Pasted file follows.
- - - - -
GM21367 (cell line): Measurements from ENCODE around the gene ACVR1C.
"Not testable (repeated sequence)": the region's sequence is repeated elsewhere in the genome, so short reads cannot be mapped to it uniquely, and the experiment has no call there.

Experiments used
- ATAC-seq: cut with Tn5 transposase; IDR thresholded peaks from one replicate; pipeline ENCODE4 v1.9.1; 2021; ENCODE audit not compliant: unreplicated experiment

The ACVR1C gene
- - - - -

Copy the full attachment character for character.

GM21367 (cell line): Measurements from ENCODE around the gene ACVR1C.
"Not testable (repeated sequence)": the region's sequence is repeated elsewhere in the genome, so short reads cannot be mapped to it uniquely, and the experiment has no call there.

Experiments used
- ATAC-seq: cut with Tn5 transposase; IDR thresholded peaks from one replicate; pipeline ENCODE4 v1.9.1; 2021; ENCODE audit not compliant: unreplicated experiment

The ACVR1C gene